TEFLDaddy.com
A Practical Guide to Teaching English Abroad

 
Frank and Friendly Advice written by a Retired Teacher-Trainer, Experienced EFL Teacher
& Former Peace Corps Volunteer Living & Working Abroad since 1989

Xenophobia and Jingo-ism

Can drive you nuts!

The notion of Critical Thinking is a Western value - and  Critical Thinking is a Western skill.

Over and Over Again

You will hear many statements, out in the world, that are obviously incorrect and silly.  Yet many of them, in some countries, will be repeated constantly and assumed to be the truth.  It is as if everyone read the same thing, believed it, and was told to repeat it frequently.  This idea is called Jingoism.

Jingoism

Can be political/economic statements (Americans are out to dominate the world) , cultural assumptions (all Americans are noisy and rude), and even just commentary (I'm sorry you don't have a son).  Sorry, I am picking on Americans here - as I am an American - and I don't want to offend anyone else!  You will often be astounded at some of the things you will hear.  Only with close friends will it be worth challenging such statements as they are so embedded in the culture.  And even then, I am not sure it is worth it.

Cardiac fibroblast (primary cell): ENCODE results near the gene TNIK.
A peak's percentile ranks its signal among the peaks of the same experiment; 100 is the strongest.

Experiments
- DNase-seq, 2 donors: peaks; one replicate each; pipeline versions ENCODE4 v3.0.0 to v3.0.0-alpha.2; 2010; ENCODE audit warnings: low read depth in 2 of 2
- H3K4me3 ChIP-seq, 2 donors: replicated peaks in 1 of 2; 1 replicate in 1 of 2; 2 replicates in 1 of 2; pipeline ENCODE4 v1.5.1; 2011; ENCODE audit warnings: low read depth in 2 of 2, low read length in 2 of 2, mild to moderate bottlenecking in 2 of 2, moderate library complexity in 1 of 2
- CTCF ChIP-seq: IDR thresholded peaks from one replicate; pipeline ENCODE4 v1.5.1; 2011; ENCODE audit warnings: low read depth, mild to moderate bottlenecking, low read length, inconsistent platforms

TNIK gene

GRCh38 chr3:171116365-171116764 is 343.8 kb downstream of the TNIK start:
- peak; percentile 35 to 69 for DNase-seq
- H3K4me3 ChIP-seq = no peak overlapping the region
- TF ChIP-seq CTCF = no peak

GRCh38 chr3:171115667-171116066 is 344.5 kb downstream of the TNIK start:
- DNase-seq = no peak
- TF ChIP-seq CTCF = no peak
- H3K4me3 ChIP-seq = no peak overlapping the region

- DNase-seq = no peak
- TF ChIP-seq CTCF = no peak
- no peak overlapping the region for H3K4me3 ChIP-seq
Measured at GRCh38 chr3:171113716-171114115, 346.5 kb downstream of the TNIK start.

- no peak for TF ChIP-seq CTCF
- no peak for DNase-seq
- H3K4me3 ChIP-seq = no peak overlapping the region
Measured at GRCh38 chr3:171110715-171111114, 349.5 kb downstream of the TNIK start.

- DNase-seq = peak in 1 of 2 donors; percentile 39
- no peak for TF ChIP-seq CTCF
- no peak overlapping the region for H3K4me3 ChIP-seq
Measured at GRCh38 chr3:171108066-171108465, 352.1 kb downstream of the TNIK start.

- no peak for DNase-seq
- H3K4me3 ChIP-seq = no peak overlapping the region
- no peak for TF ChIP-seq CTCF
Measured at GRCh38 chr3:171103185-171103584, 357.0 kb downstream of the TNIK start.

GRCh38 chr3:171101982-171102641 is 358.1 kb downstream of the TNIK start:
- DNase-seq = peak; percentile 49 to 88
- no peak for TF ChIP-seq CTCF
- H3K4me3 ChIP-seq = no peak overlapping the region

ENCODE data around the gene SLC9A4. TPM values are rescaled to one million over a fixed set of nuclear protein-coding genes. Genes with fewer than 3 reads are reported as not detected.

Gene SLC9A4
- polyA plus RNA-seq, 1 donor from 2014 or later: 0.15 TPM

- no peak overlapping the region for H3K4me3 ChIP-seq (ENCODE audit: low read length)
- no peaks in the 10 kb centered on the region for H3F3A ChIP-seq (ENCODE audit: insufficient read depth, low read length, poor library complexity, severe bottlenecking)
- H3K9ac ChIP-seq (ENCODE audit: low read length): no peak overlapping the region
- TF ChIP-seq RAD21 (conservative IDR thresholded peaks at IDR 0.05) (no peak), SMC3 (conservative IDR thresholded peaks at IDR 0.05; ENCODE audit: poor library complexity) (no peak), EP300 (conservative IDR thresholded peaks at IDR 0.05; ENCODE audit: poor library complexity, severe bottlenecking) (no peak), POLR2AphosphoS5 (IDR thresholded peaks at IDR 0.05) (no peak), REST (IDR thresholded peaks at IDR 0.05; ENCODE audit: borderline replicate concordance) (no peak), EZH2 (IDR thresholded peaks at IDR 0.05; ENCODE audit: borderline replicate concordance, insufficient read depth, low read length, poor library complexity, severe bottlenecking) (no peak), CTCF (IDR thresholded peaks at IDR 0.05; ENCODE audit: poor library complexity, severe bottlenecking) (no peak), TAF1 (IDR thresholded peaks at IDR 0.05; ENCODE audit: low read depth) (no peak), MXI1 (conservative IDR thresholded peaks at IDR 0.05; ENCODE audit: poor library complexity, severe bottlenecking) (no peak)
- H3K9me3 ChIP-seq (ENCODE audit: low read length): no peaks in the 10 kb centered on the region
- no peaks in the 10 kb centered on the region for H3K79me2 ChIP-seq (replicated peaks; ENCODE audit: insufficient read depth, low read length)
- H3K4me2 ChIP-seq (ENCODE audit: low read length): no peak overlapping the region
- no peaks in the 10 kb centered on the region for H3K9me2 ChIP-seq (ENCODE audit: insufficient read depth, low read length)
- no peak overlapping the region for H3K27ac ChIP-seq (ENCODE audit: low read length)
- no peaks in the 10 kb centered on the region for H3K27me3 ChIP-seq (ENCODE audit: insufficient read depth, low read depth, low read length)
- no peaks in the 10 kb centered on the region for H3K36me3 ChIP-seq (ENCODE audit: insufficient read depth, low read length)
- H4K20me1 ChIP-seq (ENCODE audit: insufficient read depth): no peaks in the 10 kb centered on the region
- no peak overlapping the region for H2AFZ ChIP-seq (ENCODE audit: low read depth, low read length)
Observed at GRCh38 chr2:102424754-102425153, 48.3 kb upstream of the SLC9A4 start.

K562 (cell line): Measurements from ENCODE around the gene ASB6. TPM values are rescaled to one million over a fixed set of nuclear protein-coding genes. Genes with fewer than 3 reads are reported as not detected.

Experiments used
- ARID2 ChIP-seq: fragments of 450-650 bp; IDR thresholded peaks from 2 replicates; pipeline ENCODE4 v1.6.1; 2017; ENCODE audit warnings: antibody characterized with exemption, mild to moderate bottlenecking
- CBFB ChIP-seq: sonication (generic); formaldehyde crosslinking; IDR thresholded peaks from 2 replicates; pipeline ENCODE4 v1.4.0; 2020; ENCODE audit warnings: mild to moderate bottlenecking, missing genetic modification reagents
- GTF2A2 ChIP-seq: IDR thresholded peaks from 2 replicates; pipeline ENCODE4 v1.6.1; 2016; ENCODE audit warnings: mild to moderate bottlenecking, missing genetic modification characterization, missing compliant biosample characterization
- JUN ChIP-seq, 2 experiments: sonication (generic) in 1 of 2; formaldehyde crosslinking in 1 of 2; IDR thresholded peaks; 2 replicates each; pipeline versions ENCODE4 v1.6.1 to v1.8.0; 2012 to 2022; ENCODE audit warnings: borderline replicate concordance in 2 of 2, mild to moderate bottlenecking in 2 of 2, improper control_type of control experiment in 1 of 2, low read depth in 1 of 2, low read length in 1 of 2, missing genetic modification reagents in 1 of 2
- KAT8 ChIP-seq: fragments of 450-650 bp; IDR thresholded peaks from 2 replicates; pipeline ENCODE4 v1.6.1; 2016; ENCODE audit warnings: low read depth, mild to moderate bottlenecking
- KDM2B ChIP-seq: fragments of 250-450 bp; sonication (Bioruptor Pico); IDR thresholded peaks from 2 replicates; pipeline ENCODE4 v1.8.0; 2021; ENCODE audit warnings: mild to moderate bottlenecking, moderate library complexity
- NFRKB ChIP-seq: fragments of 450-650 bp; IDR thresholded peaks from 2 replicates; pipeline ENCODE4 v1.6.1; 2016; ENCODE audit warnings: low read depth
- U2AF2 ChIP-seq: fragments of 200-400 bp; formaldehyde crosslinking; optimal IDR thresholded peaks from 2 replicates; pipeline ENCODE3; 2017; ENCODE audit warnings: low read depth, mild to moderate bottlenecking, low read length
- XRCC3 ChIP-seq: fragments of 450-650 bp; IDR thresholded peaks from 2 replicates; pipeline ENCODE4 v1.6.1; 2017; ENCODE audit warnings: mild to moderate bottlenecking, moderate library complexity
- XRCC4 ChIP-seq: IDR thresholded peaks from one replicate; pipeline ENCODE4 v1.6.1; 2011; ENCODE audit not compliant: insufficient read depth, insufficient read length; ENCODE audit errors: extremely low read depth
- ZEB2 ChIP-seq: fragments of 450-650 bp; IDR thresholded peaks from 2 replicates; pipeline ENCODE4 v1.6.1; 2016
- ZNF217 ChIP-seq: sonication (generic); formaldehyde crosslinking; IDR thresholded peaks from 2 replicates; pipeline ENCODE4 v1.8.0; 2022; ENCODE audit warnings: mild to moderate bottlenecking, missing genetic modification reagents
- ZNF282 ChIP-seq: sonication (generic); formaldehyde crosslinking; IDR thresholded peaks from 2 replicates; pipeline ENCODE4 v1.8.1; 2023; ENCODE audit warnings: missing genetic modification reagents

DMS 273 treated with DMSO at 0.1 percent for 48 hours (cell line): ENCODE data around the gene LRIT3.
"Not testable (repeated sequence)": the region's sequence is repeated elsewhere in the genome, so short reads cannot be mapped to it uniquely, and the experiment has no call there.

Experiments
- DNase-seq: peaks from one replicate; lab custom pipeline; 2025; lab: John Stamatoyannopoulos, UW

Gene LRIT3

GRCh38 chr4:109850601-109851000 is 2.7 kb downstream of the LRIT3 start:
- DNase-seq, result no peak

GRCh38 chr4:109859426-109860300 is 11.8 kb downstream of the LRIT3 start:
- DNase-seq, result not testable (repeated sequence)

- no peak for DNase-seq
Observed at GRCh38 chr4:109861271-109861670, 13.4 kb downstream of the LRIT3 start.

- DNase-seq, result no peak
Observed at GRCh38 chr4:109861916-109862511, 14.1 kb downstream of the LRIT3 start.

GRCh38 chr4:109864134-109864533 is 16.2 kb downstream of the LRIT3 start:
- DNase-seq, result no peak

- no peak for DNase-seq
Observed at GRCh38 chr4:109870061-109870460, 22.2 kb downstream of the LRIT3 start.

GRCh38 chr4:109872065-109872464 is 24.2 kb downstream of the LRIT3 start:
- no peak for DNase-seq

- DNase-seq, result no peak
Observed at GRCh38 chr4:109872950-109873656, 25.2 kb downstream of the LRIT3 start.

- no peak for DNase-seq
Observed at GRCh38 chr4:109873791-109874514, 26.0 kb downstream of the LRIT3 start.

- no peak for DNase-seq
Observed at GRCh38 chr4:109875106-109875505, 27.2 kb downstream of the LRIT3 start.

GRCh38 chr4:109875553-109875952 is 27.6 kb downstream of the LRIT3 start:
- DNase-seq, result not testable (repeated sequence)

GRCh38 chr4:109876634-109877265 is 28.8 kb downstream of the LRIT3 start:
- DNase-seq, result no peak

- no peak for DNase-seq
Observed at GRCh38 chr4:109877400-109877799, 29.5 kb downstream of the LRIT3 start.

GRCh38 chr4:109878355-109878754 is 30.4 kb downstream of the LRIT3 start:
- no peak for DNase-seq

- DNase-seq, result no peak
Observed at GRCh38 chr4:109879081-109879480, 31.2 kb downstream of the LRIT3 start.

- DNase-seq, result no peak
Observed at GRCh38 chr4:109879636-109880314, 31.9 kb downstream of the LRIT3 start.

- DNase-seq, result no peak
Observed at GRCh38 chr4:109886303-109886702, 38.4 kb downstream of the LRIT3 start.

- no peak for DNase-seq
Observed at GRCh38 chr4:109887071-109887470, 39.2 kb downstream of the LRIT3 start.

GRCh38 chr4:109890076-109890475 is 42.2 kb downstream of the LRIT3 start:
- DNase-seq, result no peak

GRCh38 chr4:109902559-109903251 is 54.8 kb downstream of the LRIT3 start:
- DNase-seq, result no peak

Other common Jingoisms?

Only foreigners have AIDS.  Koreans can't get AIDS because they eat kimchee.  And, of course, other generically stereotypic statements - such as, "All [fill in the blank with a nationality or ethnic or religious group] [do something stupid, odd, or bad]."

Xenophobia

Some cultures fear foreigners.  The first time I lived in Korea, I thought that I learned how Black Americans must have felt in the American South in the 1950s.  The way people would stare, often in great distaste, at me.  I was on a bus once when a small very cute young girl ran onto the bus, looked up and saw me, then screamed and started crying as she ran back off the bus.  Now, I wouldn't call myself handsome, but I'm not THAT ugly either!  What was the message she must have been given about foreigners?

Such xenophobia is fading, but is not uncommon away from urban areas and in more closed societies.

 

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